“Fresh Installation” means to drill new holes to install a lock. Usually this is done when somebody wants to install a deadbolt above an existing doorknob. Total cost tax already included is:
- $120 Service call to North Seattle
- $50 to drill new holes and install a conventional non-electronic lock in a wooden door
- $75–120 to drill new holes and install a conventional non-electronic lock in a hollow metal or metal-clad door (includes hollow door spacer and hollow frame strike, along with forming edge of door for standard ansi bolt face)
- 50% extra on the weekend and after 6 pm
- $10-75 extra if you provide the lock
- $40-75 to drill new holes and install cabinet or desk locks
Fresh installs in wood doors are just removing the wood so you can put the lock in its place but fresh installs on hollow metal doors require more work. They start out the same: you have to drill the side bore and the cross bore. There the similarities end. One shouldn’t use a drive in bolt on a hollow metal door, instead it is preferable to form a depression in the edge of the door for a full deadbolt faceplate. This may not be possible on some metal doors that are too thick, in that case there are mounting brackets that can support a deadbolt. Either option allows a bolt with faceplate to sit flush on the edge of the door.
The hollow door does not support the deadbolt very well, you can tighten the screws on the deadbolt and never get them tight but instead squeeze the surfaces of the door together. To get around this a spacer must be installed in the hollow part of the door around the deadbolt. Once installed these will keep the door from compressing so you can tighten the lock’s screws. They also serve to prevent the bolt from moving around inside the door and jamming or disconnecting from the lock which can happen if somebody kicks or pries the door. The lock can withstand more abuse with this spacer installed and supporting it.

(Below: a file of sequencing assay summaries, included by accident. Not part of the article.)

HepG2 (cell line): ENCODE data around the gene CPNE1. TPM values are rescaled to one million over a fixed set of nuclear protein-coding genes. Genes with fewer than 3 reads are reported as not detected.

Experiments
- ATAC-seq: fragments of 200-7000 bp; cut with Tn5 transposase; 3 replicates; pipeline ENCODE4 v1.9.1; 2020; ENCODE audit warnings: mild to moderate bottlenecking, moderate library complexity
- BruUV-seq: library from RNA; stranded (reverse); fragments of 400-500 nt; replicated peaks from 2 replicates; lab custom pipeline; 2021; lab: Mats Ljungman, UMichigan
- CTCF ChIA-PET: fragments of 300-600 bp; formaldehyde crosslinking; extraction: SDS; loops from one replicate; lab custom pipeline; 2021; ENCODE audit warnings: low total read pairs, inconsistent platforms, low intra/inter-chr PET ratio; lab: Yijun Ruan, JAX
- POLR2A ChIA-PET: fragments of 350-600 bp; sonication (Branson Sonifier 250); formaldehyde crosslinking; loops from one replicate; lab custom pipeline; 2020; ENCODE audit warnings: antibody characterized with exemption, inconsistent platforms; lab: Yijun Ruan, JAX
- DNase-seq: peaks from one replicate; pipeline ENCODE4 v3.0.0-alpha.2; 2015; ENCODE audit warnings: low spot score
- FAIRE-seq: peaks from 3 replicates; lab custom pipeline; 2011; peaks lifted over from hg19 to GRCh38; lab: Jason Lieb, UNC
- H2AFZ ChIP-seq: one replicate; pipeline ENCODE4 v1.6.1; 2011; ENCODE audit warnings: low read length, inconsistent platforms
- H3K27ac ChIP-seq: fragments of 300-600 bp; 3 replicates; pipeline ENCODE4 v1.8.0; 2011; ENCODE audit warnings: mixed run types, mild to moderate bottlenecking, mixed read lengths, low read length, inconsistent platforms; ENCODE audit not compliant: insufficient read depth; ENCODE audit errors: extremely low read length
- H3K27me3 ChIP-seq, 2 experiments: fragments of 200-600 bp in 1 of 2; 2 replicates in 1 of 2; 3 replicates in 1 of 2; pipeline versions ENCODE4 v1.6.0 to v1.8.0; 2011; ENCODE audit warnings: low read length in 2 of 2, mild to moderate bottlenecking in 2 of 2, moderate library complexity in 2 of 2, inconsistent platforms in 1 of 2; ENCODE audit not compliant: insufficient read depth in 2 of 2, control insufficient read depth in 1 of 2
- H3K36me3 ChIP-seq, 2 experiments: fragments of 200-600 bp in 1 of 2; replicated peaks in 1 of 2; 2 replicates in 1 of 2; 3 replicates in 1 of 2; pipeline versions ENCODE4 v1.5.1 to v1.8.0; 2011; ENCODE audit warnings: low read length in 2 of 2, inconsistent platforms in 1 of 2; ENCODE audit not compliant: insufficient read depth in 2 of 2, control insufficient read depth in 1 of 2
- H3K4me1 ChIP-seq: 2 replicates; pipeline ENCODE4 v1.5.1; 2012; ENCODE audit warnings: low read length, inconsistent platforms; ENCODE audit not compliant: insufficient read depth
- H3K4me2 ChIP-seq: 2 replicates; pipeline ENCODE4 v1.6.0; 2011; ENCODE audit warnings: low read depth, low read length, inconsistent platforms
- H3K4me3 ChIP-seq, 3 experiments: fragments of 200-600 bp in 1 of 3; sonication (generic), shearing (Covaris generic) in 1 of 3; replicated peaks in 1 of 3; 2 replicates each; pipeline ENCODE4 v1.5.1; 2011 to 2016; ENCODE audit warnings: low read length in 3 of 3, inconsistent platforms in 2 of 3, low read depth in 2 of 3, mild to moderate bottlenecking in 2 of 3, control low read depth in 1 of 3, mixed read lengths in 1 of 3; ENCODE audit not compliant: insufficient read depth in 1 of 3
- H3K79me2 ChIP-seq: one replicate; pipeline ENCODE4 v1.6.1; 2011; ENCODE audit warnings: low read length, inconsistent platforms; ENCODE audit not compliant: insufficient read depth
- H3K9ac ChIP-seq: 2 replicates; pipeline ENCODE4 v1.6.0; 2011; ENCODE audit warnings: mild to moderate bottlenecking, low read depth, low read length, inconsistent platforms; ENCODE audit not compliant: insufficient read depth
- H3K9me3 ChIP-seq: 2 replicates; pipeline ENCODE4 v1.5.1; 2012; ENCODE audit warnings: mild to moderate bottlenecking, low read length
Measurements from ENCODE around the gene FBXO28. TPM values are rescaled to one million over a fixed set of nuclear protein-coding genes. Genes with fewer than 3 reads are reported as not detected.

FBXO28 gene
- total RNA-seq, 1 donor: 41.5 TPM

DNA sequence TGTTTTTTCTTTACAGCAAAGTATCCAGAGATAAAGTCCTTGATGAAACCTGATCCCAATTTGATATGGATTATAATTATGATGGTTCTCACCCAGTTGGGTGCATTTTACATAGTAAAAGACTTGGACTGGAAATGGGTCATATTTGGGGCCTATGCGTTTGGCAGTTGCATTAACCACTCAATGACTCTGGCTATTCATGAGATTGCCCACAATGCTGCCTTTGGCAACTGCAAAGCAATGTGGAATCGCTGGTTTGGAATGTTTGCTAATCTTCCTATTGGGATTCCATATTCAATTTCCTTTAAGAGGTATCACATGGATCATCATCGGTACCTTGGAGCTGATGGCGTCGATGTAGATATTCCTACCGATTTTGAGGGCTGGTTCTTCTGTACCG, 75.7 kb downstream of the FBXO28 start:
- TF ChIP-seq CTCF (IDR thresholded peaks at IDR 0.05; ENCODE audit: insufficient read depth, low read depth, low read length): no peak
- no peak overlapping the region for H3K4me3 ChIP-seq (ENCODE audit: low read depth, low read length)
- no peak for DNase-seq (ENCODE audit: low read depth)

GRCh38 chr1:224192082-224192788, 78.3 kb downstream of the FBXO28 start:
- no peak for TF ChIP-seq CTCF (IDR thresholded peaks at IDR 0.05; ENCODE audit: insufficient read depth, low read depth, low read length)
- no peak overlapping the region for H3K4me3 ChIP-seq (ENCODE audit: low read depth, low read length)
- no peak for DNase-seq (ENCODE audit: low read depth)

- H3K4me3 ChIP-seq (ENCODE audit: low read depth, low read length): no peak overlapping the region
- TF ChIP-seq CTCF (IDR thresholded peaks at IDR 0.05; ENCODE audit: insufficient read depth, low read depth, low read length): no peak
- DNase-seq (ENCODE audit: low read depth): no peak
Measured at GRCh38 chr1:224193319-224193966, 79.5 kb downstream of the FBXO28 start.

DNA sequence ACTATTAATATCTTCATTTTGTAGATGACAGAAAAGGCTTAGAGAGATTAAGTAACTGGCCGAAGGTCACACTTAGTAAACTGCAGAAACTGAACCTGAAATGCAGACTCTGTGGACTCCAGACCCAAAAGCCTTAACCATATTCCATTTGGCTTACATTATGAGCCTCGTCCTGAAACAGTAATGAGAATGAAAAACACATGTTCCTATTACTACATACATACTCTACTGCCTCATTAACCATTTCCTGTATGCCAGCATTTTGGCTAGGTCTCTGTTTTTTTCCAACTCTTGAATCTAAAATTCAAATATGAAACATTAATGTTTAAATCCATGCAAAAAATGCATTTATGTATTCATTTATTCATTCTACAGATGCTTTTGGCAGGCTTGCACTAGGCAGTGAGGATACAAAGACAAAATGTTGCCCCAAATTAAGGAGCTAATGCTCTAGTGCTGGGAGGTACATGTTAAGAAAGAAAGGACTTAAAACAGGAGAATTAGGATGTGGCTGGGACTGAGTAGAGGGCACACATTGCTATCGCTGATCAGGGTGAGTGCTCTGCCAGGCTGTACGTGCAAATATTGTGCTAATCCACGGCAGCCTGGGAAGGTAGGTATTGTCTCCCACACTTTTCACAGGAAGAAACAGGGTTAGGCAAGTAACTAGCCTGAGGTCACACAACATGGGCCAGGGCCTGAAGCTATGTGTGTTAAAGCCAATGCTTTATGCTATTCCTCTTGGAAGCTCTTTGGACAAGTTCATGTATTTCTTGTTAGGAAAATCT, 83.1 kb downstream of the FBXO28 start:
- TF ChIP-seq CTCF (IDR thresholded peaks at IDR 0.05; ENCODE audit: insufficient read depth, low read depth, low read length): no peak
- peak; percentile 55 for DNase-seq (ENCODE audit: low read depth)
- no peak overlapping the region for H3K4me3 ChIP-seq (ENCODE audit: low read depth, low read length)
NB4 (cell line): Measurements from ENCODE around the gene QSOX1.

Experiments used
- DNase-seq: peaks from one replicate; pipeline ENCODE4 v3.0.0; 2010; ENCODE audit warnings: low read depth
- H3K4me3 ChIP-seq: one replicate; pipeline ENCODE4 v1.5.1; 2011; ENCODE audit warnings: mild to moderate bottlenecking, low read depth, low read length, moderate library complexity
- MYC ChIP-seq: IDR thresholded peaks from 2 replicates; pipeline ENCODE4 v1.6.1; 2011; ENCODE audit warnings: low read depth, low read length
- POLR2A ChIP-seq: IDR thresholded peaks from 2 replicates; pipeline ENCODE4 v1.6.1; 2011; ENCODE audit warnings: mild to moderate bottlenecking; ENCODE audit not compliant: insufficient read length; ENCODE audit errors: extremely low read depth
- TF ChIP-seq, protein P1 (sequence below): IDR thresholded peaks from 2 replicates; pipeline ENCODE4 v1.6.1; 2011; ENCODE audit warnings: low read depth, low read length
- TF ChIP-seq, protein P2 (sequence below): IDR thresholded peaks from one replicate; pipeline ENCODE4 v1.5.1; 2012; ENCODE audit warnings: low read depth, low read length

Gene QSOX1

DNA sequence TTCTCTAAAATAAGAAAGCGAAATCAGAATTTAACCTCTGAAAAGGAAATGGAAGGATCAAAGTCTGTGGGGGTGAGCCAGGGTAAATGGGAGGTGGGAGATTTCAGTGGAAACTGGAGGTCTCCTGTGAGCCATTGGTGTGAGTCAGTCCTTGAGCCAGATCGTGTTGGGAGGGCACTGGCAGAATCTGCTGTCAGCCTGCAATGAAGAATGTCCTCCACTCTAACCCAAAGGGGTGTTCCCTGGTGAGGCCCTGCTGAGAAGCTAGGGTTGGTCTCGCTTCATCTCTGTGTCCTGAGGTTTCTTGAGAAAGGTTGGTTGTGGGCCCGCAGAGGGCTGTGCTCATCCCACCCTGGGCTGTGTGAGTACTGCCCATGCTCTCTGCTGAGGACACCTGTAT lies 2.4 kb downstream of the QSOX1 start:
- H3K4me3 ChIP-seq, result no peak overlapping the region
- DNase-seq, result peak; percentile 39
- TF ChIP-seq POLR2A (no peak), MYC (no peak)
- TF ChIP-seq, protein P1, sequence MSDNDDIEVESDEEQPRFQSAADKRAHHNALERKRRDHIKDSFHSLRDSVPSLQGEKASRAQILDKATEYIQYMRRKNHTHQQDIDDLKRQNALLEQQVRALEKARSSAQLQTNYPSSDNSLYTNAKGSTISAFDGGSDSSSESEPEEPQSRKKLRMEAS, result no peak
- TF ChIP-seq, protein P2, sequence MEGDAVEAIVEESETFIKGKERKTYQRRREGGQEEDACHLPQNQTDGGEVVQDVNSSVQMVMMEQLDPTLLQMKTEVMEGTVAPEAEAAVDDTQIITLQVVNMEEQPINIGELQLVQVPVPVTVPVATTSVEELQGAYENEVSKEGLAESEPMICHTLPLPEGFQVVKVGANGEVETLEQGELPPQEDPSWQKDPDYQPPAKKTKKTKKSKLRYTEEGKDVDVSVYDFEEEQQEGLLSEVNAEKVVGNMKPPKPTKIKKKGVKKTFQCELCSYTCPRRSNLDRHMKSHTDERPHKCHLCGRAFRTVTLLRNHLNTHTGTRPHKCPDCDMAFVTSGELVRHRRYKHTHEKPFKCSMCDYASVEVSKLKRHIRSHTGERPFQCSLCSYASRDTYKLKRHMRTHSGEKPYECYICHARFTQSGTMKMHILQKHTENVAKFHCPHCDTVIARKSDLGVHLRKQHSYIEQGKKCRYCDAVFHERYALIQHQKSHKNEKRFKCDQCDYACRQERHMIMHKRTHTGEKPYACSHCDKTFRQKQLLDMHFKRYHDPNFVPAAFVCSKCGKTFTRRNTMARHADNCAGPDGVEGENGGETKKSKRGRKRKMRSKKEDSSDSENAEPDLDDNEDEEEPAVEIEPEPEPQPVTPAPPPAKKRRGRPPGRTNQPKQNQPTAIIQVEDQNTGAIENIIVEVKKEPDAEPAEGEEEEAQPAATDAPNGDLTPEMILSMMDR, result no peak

The strike is also important. The hollow metal frame is going to be stronger than the 1″ by 2″ wood frames used on many doors but it will still be better to use a thimble strike of some kind that allows you to anchor the door frame to the stud behind it.
Sometimes people want me to remove an old lock and install a new one in its place, but the old lock is not a conventional tubular lock with a 2,1/8″ diameter hole. In this case a wrap around plate may be necessary. If a wrap around plate is needed, expect the fresh installation to cost between $25-40 more depending on how much chiseling is required to get the wrap around plate to fit properly.
I wouldn’t blame you if you wanted to save some money. The following information is provided only for your edification, you are responsible for your own idiocy. Doors can be pretty expensive to replace so don’t try drilling holes yourself unless you are pretty confident with a tape measure and following directions. If you screw projects up consistently, don’t try to do this. You know who you are. Try this first on a piece of 2×4. You don’t want your door to look like this:
Most locks come with directions on how to install them. Most helpfully, in the directions there is usually a template that you fold over the side of the door (2023 update: most manufacturers have sadly stopped including these, you’re on your own now). Before you start drilling, look closely at where you want to install the deadbolt. Make sure there are no electrical fixtures near where you want to drill. Make sure no glass is nearby. To use this template you will first need to mark the centers of the holes you want to drill, and then you will need to drill those holes. You should probably drill pilot holes. You will then need hole saws of the correct diameter. This is usually 2,1/8″ and 1″ saws. Drill straight! Drill from both sides of the door or else you may splinter the surface of the door. Send me a picture if you succeeded (also send pictures if it was a dismal failure so I can add them here to warn others in the future)